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The Meal That Julia Child Called ‘Life-Changing’ and Other Facts About the Famous Chef

(Photo Credit: Hans Namuth/Photo Researchers History/Getty Images)
(Photo Credit: Hans Namuth/Photo Researchers History/Getty Images)

One of the most well-known chefs in history, Julia Child, was not born with a spatula in her hand. Cooking was something she had to work for, had to learn. And she wasn’t inspired to cook until well into her 30s. All those years were spent trying different things, until one afternoon she heard her calling. She went for a simple lunch with her husband and never looked back. French cuisine had its grip on Julia Child for the rest of her life.

A privileged childhood

Black and white photo of Julia Childs taking a taste of a soup
Julia Child in her kitchen in Cambridge, Massachusetts (Photo Credit: Lynn Gilbert / Wikimedia Commons CC BY-SA 4.0)

Born Julia Carolyn McWilliams on August 19, 1912, in Pasadena, California, Julia was blessed with a privileged childhood. Both of her parents were from wealthy families. Her father was a Princeton graduate, banker, and early investor in real estate. Her mother was the daughter of the Lieutenant Governor of Massachusetts and the heiress to the Weston Paper Company.

This wealth allowed Julia to attend an all-girls boarding school in Northern California, where she was engaged in many academic and after-school programs. Here, she grew to a stately height of 6 foot two inches and gained a reputation as a lively prankster. She did not excel academically, but she did have great success with activities that were more hands-on, including golf and small-game hunting.

‘Gross insubordination’

Image of Julia Child's cookbook, The French Chef Cookbook
American chef Julia Child’s “The French Chef Book” in the Museum of “the purpose” of the Object, located in Colonia Roma, Mexico City (Photo Credit: FerEstrada / Wikimedia Commons CC BY-SA 4.0)

When it was time to attend college, Julia chose her mother’s alma mater, Smith College in Massachusetts. She majored in history and intended to become a writer, although none of her works were published. Following school, she switched gears and moved to New York, where she performed secretarial work for the home furnishing company W. & J. Sloane.

After some time, she transferred to the Los Angeles branch of the company, where she worked until 1939. While here, she ran into some issues with the management team and was fired for “gross insubordination” due to a mix-up with a document.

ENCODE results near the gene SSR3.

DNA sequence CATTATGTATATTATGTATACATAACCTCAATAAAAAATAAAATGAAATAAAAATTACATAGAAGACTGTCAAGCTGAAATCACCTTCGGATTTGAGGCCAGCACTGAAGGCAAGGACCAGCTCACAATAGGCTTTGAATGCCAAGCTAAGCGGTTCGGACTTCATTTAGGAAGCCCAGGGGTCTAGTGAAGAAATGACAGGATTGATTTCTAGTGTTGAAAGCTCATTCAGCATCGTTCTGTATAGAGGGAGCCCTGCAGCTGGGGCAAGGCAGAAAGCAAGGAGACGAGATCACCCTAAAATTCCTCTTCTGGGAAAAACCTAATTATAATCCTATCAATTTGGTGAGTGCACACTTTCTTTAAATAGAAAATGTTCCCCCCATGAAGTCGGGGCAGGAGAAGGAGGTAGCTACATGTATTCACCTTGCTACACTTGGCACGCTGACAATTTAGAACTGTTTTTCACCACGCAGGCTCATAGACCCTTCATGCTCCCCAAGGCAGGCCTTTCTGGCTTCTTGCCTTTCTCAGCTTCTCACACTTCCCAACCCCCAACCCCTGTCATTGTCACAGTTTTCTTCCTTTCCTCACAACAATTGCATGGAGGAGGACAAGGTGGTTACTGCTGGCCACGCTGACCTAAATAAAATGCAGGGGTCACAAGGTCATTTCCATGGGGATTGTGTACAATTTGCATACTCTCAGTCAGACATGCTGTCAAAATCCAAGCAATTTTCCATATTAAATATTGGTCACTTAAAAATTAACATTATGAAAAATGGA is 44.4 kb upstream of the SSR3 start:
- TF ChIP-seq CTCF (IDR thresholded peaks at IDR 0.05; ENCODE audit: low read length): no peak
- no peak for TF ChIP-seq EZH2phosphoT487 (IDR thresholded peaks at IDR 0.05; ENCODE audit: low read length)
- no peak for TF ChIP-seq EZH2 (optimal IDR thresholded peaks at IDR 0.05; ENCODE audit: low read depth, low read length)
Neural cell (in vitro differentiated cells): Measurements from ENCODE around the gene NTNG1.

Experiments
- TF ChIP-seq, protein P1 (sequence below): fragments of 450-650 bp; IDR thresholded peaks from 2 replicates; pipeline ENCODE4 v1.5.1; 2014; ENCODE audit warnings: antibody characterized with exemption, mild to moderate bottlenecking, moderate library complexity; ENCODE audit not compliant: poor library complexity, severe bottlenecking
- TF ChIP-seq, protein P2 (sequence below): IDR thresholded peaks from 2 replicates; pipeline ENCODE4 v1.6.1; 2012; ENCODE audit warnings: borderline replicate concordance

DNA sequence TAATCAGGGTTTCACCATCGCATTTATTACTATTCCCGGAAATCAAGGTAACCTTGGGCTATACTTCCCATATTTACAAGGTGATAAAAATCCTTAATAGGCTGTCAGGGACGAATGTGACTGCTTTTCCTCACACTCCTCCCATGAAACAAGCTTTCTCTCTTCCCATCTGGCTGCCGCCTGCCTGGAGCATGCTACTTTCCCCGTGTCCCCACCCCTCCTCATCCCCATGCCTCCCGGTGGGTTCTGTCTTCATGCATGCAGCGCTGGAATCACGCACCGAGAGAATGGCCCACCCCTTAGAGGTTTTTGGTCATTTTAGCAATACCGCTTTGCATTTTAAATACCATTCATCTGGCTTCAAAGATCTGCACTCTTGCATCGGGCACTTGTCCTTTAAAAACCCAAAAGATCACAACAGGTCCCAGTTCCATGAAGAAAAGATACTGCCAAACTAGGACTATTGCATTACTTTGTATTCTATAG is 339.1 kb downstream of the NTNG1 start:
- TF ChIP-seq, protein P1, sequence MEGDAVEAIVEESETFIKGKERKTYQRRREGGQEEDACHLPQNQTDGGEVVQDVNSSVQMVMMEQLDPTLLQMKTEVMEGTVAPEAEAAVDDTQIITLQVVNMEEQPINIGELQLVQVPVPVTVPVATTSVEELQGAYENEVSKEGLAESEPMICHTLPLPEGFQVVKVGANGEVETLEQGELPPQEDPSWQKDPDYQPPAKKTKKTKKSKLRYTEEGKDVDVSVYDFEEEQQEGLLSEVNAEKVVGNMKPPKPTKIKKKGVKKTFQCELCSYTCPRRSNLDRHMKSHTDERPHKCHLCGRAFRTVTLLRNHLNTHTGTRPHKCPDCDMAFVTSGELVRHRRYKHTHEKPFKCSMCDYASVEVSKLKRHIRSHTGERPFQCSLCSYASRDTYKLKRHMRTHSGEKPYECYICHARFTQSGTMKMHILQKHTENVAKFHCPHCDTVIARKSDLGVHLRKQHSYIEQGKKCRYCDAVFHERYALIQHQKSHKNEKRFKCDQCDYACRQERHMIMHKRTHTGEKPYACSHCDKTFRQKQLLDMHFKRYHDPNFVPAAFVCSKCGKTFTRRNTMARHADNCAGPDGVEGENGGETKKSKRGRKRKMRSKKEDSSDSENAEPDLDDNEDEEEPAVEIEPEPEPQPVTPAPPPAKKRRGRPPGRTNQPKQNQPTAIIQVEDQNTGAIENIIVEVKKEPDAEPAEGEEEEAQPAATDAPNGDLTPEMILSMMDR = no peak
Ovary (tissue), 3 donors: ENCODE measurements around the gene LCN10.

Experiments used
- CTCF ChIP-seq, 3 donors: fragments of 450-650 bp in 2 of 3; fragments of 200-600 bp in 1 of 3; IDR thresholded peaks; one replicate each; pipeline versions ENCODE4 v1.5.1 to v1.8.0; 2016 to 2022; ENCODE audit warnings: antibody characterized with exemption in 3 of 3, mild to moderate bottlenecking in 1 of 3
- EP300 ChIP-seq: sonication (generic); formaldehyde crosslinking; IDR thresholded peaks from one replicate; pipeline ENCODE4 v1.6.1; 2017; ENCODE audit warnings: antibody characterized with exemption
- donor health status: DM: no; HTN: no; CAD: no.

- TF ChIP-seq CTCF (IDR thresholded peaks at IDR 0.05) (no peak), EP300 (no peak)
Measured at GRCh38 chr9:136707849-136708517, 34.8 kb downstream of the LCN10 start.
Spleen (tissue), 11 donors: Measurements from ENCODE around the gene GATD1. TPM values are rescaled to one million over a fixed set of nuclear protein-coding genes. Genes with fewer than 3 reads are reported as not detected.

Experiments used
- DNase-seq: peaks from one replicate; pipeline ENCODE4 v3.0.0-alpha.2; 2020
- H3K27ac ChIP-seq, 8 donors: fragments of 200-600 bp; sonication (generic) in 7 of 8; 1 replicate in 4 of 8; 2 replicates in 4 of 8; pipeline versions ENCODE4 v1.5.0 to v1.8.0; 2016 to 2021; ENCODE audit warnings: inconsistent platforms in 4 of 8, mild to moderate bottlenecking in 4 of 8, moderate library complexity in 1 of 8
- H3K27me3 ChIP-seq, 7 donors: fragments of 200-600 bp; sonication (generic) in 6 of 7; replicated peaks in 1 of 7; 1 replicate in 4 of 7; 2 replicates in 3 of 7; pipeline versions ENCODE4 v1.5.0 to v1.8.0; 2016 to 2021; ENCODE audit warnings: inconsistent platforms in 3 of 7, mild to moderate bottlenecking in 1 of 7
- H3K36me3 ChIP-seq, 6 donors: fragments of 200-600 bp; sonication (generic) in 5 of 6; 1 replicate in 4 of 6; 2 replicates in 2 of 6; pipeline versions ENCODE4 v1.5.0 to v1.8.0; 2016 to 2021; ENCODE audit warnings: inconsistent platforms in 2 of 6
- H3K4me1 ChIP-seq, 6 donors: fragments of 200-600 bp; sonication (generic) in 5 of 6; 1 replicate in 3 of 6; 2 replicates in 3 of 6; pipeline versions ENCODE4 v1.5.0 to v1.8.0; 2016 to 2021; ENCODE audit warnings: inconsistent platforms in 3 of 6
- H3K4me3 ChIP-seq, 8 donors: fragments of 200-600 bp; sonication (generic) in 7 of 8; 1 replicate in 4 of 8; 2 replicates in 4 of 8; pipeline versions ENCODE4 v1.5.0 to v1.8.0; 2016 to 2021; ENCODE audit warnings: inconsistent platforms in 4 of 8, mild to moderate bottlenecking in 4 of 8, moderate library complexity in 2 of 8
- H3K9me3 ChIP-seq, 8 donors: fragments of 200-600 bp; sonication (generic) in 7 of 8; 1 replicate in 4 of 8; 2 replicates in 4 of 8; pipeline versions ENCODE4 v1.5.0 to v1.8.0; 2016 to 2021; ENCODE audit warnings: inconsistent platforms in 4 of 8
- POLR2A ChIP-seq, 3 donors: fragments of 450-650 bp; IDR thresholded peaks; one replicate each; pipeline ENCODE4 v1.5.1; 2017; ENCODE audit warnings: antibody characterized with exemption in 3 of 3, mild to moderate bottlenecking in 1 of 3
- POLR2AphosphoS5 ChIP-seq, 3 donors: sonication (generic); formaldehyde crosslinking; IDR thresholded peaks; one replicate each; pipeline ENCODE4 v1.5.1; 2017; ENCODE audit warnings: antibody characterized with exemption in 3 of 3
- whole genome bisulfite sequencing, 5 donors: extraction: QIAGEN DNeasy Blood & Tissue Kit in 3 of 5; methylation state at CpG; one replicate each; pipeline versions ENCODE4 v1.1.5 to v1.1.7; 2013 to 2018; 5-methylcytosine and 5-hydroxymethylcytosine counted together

Working for the Secret Service

In 1941, Julia began volunteering for the Pasadena chapter of the American Red Cross, eager to help in the war effort. She was sent to the Department of Stenographic Services and worked in the Aircraft Warning Services. While volunteering, Julia applied to join the Women Accepted for Volunteer Emergency Service (WAVES) and the Women’s Army Corps (WACs) and was rejected for both. The reason? Her height – she was just too tall.

After rejection, Julia continued her contributions to the war by moving to Washington, DC and becoming a senior typist for the Research Unit of the Office of War. This opened the channel for her to become a junior research assistant for the Secret Intelligence Branch of the Office of Strategic Service (OSS). The OSS is considered the forerunner of the CIA, so Julia technically served as a spy in WWII.

Found love abroad

Photo of Julia and Paul Childs having tea and looking at one another in their kitchen
Celebrity chef Julia Child and her husband Paul Child at their home in Cambridge, Massachusetts. (Photo Credit: Rick Friedman / Corbis / Getty Images)

Although the work was based out of Washington, Julia eagerly volunteered for international assignments. The OSS sent her to places all over the world. She was once stationed in Kunming, China, and was also sent to Colombo, Sri Lanka. In 1945, while in Sri Lanka, Julia met Paul Child, and the two began a romantic relationship. Paul was also an OSS employee, so they had plenty in common and lots to talk about.

Off to Paris

Photo of the front of La Couronne, with flags and red flowers at its windows
La Couronne, 31 Place du Vieux-Marche. (Photo Credit: Zeete / Wikimedia Commons CC BY-SA 4.0)